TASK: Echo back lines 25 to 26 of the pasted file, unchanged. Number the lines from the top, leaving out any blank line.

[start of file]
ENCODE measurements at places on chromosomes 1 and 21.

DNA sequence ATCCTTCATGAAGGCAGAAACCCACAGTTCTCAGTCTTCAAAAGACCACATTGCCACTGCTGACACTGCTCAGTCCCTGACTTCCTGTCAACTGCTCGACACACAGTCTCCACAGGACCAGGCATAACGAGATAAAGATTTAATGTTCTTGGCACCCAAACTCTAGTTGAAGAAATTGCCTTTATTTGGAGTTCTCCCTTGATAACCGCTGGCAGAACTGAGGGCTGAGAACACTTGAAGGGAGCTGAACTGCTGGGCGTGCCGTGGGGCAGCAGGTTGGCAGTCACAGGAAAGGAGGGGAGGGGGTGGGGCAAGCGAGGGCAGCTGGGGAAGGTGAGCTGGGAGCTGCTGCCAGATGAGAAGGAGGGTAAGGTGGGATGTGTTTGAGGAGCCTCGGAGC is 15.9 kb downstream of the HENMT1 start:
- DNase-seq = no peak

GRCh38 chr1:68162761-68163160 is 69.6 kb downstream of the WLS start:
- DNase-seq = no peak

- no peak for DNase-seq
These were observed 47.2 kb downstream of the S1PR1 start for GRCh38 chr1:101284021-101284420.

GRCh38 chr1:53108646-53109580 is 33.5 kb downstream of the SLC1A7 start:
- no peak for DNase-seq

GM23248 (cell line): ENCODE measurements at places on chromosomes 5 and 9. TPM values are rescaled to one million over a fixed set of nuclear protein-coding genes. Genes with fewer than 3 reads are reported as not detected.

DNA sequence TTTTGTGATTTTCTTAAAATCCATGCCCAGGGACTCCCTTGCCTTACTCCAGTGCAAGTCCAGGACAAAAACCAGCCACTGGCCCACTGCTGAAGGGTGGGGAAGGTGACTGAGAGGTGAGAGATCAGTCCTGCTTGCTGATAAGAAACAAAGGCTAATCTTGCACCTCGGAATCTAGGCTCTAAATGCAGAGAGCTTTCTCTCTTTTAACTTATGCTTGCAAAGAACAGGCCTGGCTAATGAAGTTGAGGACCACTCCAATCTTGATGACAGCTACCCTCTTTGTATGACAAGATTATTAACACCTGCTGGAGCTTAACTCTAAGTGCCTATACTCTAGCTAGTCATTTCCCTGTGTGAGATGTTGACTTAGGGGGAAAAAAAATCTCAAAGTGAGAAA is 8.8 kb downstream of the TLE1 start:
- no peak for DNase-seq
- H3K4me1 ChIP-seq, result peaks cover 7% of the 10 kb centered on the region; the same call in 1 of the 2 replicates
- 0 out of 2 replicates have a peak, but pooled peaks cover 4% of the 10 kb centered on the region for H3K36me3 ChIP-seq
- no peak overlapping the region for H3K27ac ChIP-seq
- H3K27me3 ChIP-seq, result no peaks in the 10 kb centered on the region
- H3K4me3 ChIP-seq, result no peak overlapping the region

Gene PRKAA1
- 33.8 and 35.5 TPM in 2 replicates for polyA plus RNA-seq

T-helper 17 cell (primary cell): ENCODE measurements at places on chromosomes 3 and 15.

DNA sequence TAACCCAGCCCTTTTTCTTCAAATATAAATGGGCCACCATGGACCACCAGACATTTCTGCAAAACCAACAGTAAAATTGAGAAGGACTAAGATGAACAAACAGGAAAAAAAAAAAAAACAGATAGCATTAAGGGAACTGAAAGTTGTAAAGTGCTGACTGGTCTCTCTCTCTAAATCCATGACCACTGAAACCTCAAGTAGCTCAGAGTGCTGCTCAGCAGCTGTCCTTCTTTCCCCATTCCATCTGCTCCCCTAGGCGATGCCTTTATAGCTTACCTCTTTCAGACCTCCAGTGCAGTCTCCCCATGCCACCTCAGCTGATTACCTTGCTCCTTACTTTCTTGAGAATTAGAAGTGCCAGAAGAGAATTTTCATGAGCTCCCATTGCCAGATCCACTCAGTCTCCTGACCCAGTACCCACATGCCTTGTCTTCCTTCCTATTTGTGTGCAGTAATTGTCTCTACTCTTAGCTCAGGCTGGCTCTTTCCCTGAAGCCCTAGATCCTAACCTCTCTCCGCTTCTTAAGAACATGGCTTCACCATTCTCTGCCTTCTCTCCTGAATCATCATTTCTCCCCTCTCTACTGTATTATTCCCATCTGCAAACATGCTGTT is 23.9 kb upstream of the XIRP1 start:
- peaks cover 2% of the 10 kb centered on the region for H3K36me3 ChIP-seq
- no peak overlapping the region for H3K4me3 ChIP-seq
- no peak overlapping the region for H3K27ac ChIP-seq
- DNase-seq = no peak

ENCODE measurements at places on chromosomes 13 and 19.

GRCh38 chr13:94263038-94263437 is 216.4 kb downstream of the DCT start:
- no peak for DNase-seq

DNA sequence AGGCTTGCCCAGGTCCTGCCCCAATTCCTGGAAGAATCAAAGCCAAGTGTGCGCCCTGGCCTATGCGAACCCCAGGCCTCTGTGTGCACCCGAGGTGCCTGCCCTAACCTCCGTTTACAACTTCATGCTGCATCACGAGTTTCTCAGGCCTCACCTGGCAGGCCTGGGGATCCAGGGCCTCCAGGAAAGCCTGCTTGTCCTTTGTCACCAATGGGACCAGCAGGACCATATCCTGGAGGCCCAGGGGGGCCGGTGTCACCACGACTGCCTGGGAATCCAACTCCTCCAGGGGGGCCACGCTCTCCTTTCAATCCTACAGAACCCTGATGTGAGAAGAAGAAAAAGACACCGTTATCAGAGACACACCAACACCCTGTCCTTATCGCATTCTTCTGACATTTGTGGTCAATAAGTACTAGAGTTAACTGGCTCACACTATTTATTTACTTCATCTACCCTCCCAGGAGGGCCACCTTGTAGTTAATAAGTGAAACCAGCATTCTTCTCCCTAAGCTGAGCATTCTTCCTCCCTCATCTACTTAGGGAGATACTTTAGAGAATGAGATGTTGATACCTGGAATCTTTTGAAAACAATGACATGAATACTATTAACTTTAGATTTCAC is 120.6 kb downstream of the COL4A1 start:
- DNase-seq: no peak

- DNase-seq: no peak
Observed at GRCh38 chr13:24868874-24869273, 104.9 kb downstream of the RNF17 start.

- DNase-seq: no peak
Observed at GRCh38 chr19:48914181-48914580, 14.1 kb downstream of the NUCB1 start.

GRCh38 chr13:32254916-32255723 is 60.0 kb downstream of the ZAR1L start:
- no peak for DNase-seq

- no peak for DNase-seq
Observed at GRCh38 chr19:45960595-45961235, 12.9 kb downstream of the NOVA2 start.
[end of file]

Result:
- DNase-seq = no peak

ENCODE measurements at places on chromosomes 13 and 19.